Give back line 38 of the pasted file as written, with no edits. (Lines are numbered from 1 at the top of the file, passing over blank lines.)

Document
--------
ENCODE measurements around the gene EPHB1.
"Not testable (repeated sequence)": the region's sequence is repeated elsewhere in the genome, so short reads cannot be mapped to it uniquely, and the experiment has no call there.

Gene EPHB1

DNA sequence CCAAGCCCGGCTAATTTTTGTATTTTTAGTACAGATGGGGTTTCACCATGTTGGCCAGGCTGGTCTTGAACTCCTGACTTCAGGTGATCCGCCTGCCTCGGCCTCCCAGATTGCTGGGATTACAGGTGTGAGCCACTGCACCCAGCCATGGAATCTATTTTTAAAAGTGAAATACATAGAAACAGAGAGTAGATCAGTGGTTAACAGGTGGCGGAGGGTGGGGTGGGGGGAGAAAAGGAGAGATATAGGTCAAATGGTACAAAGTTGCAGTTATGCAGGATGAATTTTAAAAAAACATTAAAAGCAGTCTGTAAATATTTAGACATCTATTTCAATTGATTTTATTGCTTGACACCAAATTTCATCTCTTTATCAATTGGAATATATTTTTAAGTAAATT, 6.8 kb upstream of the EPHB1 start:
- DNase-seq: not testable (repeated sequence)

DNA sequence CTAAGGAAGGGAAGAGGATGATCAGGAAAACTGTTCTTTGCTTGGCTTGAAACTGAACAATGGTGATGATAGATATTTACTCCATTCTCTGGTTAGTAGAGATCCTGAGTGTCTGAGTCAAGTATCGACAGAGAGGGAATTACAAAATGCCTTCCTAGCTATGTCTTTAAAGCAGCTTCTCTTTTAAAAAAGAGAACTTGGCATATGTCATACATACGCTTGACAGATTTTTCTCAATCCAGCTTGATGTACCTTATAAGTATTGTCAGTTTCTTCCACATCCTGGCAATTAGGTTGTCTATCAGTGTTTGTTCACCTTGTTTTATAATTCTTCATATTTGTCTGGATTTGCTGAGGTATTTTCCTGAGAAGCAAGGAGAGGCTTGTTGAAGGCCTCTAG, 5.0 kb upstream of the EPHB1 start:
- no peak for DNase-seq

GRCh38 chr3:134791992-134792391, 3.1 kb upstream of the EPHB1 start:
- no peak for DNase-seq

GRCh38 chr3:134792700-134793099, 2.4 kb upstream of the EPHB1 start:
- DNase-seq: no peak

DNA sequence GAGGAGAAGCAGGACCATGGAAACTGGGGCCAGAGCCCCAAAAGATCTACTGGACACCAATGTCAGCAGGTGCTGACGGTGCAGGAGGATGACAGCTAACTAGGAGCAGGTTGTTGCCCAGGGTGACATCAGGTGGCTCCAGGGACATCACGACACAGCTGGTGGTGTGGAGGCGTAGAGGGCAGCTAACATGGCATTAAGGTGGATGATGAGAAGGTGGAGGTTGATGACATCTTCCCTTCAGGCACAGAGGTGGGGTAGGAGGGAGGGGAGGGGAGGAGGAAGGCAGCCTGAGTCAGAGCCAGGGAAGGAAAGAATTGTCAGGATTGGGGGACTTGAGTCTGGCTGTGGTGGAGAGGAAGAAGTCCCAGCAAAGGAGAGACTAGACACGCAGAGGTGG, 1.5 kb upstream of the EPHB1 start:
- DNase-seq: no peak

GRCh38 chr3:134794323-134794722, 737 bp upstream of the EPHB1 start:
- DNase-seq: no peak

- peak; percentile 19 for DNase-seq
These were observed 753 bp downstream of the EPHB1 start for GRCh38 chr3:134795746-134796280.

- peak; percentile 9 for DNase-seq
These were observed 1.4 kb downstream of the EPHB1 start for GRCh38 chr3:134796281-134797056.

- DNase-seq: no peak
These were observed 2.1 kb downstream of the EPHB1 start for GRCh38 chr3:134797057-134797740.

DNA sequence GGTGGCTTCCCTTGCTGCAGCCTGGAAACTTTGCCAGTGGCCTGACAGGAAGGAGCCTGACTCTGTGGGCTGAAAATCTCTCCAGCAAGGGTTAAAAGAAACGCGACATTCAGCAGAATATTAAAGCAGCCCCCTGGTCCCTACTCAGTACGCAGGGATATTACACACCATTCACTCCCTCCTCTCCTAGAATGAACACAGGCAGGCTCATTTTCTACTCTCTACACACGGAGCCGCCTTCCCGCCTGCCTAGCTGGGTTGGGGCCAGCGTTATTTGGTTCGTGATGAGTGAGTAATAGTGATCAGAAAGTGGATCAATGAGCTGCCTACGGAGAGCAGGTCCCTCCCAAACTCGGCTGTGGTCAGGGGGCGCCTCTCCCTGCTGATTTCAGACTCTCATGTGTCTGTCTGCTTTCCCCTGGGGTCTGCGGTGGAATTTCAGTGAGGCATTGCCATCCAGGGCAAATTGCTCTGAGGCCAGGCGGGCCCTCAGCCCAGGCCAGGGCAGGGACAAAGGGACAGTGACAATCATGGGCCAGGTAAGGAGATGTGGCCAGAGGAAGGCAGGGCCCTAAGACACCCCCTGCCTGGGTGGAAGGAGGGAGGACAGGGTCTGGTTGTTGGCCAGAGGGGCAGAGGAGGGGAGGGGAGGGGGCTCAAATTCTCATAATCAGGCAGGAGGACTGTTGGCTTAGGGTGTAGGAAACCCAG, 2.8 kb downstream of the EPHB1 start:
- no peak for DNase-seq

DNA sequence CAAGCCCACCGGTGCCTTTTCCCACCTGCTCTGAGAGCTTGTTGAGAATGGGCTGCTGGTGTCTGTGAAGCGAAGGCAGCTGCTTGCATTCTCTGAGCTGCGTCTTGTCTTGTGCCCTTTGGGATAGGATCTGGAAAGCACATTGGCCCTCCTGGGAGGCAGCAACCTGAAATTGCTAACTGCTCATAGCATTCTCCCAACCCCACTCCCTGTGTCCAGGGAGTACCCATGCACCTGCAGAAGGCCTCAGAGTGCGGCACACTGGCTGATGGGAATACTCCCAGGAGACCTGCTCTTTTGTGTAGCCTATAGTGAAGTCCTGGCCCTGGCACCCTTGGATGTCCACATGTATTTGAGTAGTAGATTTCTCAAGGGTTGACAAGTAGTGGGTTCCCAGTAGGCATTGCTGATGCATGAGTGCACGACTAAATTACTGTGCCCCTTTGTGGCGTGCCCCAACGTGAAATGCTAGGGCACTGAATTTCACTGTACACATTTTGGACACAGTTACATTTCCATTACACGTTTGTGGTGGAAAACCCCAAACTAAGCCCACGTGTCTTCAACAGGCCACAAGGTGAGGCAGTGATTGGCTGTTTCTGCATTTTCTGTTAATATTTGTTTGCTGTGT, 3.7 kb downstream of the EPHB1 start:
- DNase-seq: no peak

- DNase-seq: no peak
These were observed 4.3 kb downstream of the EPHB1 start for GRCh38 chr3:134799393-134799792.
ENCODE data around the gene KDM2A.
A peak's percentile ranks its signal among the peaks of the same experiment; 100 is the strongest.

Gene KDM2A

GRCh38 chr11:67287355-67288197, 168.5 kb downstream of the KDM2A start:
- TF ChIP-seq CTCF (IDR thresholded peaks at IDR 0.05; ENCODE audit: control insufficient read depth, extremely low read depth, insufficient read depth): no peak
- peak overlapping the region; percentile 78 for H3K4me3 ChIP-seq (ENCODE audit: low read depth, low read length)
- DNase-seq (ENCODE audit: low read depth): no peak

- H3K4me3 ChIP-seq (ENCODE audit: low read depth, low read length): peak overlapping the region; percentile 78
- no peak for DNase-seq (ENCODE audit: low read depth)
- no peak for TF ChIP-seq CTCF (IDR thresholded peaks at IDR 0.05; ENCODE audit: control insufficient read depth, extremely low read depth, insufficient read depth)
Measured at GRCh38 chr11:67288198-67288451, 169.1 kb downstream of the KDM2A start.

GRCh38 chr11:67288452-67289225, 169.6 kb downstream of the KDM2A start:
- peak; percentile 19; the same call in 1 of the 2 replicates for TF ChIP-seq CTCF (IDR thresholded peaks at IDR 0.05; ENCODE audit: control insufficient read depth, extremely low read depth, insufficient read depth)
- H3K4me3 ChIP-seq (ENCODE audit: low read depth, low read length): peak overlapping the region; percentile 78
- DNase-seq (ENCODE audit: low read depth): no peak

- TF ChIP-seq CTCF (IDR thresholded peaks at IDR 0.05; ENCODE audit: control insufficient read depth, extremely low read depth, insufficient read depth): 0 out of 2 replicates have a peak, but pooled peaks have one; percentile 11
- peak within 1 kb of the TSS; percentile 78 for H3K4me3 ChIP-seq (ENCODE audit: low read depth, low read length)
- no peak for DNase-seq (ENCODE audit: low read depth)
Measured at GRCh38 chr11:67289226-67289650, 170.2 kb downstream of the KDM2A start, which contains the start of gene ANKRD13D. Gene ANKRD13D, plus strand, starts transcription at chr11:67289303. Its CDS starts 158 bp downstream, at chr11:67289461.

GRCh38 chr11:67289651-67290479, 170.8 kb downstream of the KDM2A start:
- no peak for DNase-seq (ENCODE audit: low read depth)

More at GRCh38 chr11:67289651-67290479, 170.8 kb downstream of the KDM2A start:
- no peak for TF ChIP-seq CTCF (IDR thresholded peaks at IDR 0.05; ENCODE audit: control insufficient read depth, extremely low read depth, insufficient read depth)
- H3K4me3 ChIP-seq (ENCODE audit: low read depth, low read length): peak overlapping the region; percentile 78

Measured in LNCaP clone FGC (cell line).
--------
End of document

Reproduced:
Measured at GRCh38 chr11:67288198-67288451, 169.1 kb downstream of the KDM2A start.